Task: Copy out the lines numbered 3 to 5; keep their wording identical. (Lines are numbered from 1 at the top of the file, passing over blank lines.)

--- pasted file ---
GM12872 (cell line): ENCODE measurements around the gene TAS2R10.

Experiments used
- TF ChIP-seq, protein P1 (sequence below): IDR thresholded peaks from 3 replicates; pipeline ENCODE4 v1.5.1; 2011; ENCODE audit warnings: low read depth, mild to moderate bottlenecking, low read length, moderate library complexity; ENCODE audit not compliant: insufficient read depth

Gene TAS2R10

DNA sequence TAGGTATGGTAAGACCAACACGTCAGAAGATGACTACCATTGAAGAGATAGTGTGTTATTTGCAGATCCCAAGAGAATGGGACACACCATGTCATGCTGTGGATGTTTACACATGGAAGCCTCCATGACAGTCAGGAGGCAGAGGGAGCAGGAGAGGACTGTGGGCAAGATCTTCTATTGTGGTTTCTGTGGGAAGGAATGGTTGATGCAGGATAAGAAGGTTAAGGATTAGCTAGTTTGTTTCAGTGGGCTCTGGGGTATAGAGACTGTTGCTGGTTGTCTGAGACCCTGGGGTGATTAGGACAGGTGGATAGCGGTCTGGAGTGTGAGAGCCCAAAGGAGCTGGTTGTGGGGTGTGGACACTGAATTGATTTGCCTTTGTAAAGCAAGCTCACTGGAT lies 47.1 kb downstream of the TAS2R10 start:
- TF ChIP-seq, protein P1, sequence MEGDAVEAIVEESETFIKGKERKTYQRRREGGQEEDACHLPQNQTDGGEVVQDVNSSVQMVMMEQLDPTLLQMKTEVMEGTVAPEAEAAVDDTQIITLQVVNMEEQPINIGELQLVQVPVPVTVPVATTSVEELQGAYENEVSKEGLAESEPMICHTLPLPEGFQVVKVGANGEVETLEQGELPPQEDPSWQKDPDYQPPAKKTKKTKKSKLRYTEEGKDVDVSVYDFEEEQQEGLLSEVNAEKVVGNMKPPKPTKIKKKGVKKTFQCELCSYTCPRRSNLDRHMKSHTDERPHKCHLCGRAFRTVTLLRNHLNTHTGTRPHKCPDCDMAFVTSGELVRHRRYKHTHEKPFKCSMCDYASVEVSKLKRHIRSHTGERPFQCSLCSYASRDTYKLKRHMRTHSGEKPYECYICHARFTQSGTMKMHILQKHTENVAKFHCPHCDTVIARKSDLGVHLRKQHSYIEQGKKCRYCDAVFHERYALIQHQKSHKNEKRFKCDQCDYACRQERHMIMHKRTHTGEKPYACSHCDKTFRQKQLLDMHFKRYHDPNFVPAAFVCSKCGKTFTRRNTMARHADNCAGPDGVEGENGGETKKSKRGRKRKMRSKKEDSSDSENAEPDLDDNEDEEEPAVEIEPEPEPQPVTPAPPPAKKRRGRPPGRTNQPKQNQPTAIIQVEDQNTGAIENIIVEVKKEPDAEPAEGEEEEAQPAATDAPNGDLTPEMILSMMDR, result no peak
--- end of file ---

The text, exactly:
- TF ChIP-seq, protein P1 (sequence below): IDR thresholded peaks from 3 replicates; pipeline ENCODE4 v1.5.1; 2011; ENCODE audit warnings: low read depth, mild to moderate bottlenecking, low read length, moderate library complexity; ENCODE audit not compliant: insufficient read depth

Gene TAS2R10

DNA sequence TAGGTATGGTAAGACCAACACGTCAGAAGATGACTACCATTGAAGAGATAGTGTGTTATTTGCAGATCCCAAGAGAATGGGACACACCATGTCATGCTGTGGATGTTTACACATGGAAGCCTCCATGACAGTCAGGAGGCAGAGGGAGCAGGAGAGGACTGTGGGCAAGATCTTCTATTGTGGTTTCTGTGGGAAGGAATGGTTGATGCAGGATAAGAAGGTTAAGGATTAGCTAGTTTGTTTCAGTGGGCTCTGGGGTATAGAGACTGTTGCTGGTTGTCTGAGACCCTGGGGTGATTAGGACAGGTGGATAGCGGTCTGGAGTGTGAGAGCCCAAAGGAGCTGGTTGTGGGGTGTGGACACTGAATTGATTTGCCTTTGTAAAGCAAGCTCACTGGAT lies 47.1 kb downstream of the TAS2R10 start: